Timber fences. All wooden parts should have been treated with wood preservative before the fence was erected. Panels and fencing posts are usually treated under pressure by the manufacturer. If you are buying timber to make your own fencing, probably the best preservative is still creosote, but this is highly toxic to plants when fresh. Other spirit-based preservatives are very effective, and treated wood can be used near plants only a short while after application, but are a lot more expensive.
If possible hardwood (oak, elm, etc.) should be used for all solid parts but this is very pricey and not always easy to come by. Creosote should not be used on hardwood as it can cause it to split and crack, but spirit-based wood preservatives are quite suitable.
Periodically, exposed timber should be re-treated. Water-based stain-preservatives are useful for this as they give the wood a long-lasting colour in addition to deterring rot. They are not suitable, though, for the parts of a fence in permanent contact with the soil. The thin timber of which interwoven and close-boarded fencing is made is not quite so vulnerable as regards rotting because, provided it has a free circulation of air round it, it dries out quickly.
If you grow plants against timber fences, especially solid ones, they should be provided with a secondary means of support (plastic mesh, wires, etc.) so air can circulate behind and also to enable them to be pulled away from the fence so you can reach it easily for maintenance.
Timber, of course, can also be painted. White paint looks good on ranch fencing, but once you start painting wood it has to be done regularly. Certainly most forms of timber fencing look better with a natural or wood-coloured finish.
Check all wooden fences regularly for signs of rotting or damage and replace the defective parts as soon as possible. This could save a major repair job later on.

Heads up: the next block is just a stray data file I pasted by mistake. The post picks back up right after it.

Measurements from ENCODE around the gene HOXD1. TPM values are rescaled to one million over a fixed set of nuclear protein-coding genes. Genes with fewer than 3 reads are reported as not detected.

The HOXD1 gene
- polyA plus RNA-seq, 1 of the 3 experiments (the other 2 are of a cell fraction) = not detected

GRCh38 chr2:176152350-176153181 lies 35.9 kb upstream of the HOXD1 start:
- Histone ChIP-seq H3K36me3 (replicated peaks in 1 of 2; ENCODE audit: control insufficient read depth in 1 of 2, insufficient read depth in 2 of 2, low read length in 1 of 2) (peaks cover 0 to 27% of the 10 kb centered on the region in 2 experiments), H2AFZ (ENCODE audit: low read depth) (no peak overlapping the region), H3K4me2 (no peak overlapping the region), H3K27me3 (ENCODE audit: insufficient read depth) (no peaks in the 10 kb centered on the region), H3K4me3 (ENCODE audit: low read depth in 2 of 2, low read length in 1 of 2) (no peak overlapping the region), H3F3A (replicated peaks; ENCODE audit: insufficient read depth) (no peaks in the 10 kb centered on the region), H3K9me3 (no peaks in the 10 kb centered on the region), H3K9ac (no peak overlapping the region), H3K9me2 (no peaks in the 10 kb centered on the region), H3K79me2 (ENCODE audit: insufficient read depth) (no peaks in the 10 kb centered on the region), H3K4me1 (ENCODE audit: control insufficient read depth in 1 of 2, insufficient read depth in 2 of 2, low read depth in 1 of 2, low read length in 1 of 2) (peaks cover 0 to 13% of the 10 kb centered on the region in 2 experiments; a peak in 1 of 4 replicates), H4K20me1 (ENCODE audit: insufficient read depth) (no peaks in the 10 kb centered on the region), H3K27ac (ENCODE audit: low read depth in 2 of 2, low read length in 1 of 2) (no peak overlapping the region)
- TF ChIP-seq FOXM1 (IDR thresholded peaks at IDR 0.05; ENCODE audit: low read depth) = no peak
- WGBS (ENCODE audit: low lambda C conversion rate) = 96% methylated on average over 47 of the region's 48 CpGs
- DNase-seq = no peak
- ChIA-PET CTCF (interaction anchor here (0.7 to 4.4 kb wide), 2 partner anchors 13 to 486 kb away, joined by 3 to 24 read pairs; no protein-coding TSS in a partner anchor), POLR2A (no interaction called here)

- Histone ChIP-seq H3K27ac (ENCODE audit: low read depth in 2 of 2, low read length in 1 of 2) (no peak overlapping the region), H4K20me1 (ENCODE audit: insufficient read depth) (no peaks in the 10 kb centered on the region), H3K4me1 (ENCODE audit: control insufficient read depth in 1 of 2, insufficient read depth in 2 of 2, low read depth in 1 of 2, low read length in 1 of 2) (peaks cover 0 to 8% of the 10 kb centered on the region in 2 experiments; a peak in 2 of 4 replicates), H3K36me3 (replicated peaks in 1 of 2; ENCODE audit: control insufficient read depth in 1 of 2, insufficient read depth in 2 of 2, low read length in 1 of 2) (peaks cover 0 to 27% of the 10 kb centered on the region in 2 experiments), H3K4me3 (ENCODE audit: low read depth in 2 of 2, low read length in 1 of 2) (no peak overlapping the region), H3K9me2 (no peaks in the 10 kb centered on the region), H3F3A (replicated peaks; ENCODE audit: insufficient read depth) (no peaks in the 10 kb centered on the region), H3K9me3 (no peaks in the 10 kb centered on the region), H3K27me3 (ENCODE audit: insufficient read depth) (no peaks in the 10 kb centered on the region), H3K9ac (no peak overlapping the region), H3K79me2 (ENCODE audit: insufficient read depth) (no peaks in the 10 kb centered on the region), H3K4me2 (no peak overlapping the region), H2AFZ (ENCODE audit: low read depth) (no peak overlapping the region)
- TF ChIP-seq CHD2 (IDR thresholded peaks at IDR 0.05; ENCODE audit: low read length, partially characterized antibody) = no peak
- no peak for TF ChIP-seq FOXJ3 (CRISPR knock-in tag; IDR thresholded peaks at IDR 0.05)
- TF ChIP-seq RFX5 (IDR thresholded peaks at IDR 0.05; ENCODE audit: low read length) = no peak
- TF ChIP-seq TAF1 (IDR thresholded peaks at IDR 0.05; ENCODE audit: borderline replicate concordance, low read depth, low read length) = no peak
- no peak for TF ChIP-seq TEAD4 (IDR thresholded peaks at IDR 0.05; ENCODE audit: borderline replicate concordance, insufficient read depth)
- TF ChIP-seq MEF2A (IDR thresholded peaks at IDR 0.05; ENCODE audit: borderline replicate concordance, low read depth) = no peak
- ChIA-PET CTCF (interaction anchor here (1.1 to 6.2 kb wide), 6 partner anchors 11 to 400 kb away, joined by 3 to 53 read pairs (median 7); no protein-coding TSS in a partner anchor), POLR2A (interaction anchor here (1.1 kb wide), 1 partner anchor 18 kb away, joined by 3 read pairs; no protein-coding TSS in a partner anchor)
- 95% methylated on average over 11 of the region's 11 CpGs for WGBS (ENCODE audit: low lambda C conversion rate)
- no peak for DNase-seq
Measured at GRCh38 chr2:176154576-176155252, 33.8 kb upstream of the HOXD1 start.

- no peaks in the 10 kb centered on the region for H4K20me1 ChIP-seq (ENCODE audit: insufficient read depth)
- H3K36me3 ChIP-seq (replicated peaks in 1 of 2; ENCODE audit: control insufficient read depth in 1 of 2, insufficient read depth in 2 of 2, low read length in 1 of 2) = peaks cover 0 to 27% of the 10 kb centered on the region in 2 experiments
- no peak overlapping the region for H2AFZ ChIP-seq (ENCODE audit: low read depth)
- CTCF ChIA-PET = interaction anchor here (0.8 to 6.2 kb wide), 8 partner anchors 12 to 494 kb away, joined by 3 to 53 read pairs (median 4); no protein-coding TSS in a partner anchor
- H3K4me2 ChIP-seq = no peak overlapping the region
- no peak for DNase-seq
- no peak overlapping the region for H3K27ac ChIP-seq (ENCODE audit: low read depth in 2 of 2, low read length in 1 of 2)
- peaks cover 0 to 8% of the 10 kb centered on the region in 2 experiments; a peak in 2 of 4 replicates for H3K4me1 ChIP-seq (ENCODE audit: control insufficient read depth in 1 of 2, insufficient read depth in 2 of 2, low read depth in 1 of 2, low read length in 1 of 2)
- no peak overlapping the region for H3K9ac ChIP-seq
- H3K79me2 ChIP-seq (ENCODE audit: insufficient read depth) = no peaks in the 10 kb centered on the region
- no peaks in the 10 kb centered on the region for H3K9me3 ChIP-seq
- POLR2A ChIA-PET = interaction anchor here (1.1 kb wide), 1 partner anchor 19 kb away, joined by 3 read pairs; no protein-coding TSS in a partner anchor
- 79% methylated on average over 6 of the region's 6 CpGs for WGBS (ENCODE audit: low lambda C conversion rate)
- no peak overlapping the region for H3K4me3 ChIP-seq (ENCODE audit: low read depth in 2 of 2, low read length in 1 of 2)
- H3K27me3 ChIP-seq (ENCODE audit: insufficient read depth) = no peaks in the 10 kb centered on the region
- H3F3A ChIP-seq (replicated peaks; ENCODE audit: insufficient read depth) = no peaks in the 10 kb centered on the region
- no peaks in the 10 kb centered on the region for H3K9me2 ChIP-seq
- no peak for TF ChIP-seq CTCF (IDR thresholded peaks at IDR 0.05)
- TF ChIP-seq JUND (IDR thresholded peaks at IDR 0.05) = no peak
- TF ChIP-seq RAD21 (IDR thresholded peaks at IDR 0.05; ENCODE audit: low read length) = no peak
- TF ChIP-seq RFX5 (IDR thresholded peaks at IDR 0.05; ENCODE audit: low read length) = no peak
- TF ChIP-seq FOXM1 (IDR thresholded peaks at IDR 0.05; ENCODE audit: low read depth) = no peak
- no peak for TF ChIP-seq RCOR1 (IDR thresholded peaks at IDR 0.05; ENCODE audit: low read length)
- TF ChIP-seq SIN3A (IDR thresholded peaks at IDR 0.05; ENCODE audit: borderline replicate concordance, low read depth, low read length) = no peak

Plastic fences, netting, etc. Most plastics deteriorate gradually owing to the action of sunlight on them, but better quality plastic building materials have been specially developed to withstand outdoor conditions over many years. Ornamental plastic fences look better if they are washed regularly to restore their original finish, and should be checked occasionally for broken parts. The durability of plastic posts, imitation boarding, etc. depends largely upon the care given to its erection. Do not forget that plastic is inflammable and bonfires should be kept well away, especially from plastic-covered chain link, a fact which can be easily overlooked.
Wire fences. Fences consisting largely of tensioned wire between posts should have the wire re-tensioned from time to time as it is inclined to slacken off slightly.
Well galvanized chain link fencing should require very little attention for many years. Galvanized wire netting eventually rusts and, if a similar fence is still required, it will be necessary to replace the netting every few years. Wire netting fences are perhaps best used as a temporary measure, for example, while a hedge is growing up, then the need for periodic replacement is avoided.